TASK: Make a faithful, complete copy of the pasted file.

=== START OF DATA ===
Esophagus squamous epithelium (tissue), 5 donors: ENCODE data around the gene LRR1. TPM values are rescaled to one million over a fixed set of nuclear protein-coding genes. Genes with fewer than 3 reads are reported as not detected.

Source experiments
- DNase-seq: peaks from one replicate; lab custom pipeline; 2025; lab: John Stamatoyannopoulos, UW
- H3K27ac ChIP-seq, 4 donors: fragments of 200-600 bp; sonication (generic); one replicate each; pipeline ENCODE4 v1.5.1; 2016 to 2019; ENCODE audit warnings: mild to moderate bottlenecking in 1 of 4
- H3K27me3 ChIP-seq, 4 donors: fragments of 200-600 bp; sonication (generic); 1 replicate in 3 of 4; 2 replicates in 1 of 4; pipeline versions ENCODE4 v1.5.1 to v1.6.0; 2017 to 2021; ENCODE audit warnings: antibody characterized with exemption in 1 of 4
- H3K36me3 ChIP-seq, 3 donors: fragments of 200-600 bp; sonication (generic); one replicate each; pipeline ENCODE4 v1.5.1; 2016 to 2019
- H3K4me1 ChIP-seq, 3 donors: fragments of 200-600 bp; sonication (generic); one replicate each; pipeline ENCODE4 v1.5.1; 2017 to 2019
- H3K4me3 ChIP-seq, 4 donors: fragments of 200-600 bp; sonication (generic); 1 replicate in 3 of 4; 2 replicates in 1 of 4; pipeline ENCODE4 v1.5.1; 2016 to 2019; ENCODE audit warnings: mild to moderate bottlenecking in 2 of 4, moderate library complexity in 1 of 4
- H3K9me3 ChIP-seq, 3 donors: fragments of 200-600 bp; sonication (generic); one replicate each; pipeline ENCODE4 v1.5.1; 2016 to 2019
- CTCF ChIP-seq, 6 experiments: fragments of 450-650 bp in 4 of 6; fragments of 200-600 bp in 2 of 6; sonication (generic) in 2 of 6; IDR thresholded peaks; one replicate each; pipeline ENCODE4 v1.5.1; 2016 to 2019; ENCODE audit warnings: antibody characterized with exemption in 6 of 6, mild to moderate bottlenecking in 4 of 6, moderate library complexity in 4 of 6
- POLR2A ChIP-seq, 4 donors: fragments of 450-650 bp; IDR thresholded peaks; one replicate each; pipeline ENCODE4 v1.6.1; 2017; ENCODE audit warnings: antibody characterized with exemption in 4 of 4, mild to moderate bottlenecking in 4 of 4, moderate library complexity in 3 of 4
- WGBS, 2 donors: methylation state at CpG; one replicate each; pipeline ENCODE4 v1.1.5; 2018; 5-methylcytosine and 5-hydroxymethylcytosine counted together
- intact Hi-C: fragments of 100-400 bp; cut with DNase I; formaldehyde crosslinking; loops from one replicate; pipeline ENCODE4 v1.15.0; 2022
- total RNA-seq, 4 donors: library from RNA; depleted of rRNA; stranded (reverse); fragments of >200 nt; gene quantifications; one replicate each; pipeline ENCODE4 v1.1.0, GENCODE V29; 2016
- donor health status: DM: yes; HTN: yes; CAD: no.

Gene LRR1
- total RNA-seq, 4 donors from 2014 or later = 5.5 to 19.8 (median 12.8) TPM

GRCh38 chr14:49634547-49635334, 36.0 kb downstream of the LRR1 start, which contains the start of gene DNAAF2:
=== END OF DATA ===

Esophagus squamous epithelium (tissue), 5 donors: ENCODE data around the gene LRR1. TPM values are rescaled to one million over a fixed set of nuclear protein-coding genes. Genes with fewer than 3 reads are reported as not detected.

Source experiments
- DNase-seq: peaks from one replicate; lab custom pipeline; 2025; lab: John Stamatoyannopoulos, UW
- H3K27ac ChIP-seq, 4 donors: fragments of 200-600 bp; sonication (generic); one replicate each; pipeline ENCODE4 v1.5.1; 2016 to 2019; ENCODE audit warnings: mild to moderate bottlenecking in 1 of 4
- H3K27me3 ChIP-seq, 4 donors: fragments of 200-600 bp; sonication (generic); 1 replicate in 3 of 4; 2 replicates in 1 of 4; pipeline versions ENCODE4 v1.5.1 to v1.6.0; 2017 to 2021; ENCODE audit warnings: antibody characterized with exemption in 1 of 4
- H3K36me3 ChIP-seq, 3 donors: fragments of 200-600 bp; sonication (generic); one replicate each; pipeline ENCODE4 v1.5.1; 2016 to 2019
- H3K4me1 ChIP-seq, 3 donors: fragments of 200-600 bp; sonication (generic); one replicate each; pipeline ENCODE4 v1.5.1; 2017 to 2019
- H3K4me3 ChIP-seq, 4 donors: fragments of 200-600 bp; sonication (generic); 1 replicate in 3 of 4; 2 replicates in 1 of 4; pipeline ENCODE4 v1.5.1; 2016 to 2019; ENCODE audit warnings: mild to moderate bottlenecking in 2 of 4, moderate library complexity in 1 of 4
- H3K9me3 ChIP-seq, 3 donors: fragments of 200-600 bp; sonication (generic); one replicate each; pipeline ENCODE4 v1.5.1; 2016 to 2019
- CTCF ChIP-seq, 6 experiments: fragments of 450-650 bp in 4 of 6; fragments of 200-600 bp in 2 of 6; sonication (generic) in 2 of 6; IDR thresholded peaks; one replicate each; pipeline ENCODE4 v1.5.1; 2016 to 2019; ENCODE audit warnings: antibody characterized with exemption in 6 of 6, mild to moderate bottlenecking in 4 of 6, moderate library complexity in 4 of 6
- POLR2A ChIP-seq, 4 donors: fragments of 450-650 bp; IDR thresholded peaks; one replicate each; pipeline ENCODE4 v1.6.1; 2017; ENCODE audit warnings: antibody characterized with exemption in 4 of 4, mild to moderate bottlenecking in 4 of 4, moderate library complexity in 3 of 4
- WGBS, 2 donors: methylation state at CpG; one replicate each; pipeline ENCODE4 v1.1.5; 2018; 5-methylcytosine and 5-hydroxymethylcytosine counted together
- intact Hi-C: fragments of 100-400 bp; cut with DNase I; formaldehyde crosslinking; loops from one replicate; pipeline ENCODE4 v1.15.0; 2022
- total RNA-seq, 4 donors: library from RNA; depleted of rRNA; stranded (reverse); fragments of >200 nt; gene quantifications; one replicate each; pipeline ENCODE4 v1.1.0, GENCODE V29; 2016
- donor health status: DM: yes; HTN: yes; CAD: no.

Gene LRR1
- total RNA-seq, 4 donors from 2014 or later = 5.5 to 19.8 (median 12.8) TPM

GRCh38 chr14:49634547-49635334, 36.0 kb downstream of the LRR1 start, which contains the start of gene DNAAF2: